(Only for Lent)
Friday's for Lent
Fish Fry 5:30pm-7pm
Stations of the Cross 6:30pm
March 3, 12 noon
March 7, 12 noon
March 22, 4:00pm St. Patrick's Church
"At the Last Supper, on the night when he was betrayed, our Savior instituted the eucharistic sacrifice of his Body and Blood. He did this in order to perpetuate the sacrifice of the Cross throughout the centuries until he should come again, and in this way to entrust to his beloved Bride, the Church, a memorial of his death and resurrection: a sacrament of love, a sign of unity, a bond of charity, a paschal banquet in which Christ is eaten, the heart is filled with grace, and a pledge of future glory is given to us". (Constitution on the Sacred Liturgy)
This mystery is the very center and culmination of Catholic life. It is the source and the summit of all preaching of the Gospel and the center of the assembly of the faithful.
In every Mass, Christ is really and truly present under the form of bread and wine as well as present in each of us. In every Mass, his death becomes a present reality, offered as our sacrifice to God in an unbloody and sacramental manner. At Mass we offer Christ, our passover sacrifice, to God, and we offer ourselves along with him. We then receive the risen Lord, our bread of life, in Holy Communion. In doing so, we enter into the very core of the paschal mystery of our salvation, the death and resurrection of Christ.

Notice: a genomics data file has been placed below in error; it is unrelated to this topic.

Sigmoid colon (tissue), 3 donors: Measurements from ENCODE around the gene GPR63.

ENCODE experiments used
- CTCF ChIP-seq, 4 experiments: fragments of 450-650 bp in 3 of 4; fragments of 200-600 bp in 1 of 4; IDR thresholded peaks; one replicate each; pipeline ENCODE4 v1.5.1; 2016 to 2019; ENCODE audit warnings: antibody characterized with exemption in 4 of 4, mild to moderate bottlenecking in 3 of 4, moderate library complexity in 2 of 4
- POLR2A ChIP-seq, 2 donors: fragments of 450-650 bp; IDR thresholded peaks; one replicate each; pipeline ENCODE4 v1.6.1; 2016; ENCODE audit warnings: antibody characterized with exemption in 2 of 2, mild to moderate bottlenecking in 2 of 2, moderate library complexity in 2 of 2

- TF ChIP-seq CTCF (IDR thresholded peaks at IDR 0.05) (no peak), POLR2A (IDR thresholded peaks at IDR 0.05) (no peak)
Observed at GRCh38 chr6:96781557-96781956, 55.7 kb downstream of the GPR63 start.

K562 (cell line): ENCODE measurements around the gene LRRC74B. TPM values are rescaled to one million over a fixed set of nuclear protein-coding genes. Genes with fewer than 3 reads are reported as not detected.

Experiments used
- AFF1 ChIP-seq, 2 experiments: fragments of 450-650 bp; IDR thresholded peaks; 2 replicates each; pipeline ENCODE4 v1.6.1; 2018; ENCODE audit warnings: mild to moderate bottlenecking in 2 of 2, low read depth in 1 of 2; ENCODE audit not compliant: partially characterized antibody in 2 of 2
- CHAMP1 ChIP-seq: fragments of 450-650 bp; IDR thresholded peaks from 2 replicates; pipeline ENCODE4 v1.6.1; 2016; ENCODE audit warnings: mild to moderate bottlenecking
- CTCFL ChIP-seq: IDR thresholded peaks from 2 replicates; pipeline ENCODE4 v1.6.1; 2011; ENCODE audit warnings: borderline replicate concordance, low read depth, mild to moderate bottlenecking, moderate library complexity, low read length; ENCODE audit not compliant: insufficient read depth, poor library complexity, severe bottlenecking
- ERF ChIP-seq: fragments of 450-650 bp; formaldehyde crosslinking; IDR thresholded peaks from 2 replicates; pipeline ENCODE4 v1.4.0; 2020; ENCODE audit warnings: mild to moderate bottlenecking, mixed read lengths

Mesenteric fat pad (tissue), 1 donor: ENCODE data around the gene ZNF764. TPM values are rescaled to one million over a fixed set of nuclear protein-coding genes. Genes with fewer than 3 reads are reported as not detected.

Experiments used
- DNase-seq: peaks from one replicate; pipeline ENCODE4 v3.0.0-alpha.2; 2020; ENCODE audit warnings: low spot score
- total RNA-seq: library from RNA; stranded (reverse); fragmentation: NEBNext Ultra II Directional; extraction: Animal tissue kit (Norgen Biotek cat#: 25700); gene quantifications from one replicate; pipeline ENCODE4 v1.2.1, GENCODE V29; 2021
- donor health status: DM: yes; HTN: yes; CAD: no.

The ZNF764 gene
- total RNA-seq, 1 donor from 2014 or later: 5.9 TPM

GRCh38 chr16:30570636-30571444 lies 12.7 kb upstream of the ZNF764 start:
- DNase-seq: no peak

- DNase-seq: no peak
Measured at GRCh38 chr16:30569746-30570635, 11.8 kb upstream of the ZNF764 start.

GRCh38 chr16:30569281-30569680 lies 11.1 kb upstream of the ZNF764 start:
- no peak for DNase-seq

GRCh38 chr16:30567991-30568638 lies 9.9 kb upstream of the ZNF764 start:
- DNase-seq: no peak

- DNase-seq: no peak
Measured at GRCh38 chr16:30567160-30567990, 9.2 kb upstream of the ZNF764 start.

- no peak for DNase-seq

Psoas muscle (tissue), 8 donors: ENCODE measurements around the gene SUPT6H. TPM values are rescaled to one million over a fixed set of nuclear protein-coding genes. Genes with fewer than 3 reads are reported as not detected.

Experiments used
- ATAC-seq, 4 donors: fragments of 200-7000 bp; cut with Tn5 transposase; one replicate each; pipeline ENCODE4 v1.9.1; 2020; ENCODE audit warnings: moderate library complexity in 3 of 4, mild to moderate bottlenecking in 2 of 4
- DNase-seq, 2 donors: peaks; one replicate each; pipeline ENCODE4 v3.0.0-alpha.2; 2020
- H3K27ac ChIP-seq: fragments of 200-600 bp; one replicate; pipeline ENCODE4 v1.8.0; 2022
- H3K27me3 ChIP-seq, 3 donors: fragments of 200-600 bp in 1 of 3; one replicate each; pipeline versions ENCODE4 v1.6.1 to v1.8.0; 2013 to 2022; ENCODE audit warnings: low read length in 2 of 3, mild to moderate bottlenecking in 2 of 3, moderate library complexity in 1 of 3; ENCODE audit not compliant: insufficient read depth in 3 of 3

Eating the supper of the Lord, we span all time and "proclaim the death of the Lord until he comes" (1 Corinthians 11:26). Sharing this banquet of love, we become totally one body in him. At that moment our future with God becomes a present reality. The oneness for which we are destined is both symbolized and made real in the meal we share. In the Mass, both past and future become really present in the mystery.
The sacrament of the Eucharist was entrusted by Christ to his bride, the Church, as spiritual nourishment and as a pledge of eternal life. The Church continues to receive this gift with faith and love.
Have I or my child/children received First Holy Communion?
2) If you are an adult over the age of 18: If you were baptized in the Catholic Church but have not yet received Holy Communion, you would be invited to join our RCIA program (Rite of Christian Initiation for Adults). To find out more about this program, please contact the office at (308) 532-0942.
How do I prepare to celebrate Holy Eucharist every Sunday?
On our own, no one is truly worthy to commune with God. However, we must remember the words of Jesus: "I have not come to call the righteous to repentance but sinners." (Luke 5:32) The Holy Eucharist is for us sinners. It is meant for us to be healed and given strength to live our Christian life with zeal. But, just like preparing for a race or a competition, we prepare our hearts to meet God in the Holy Eucharist. It is a good practice for all Catholics to be in a good relationship with God and the Church prior to receiving Holy Eucharist. The best way we can do that is to receive the Sacrament of Reconciliation often. We also are encouraged to come to the Church before Mass begins and spend some quiet time in prayer.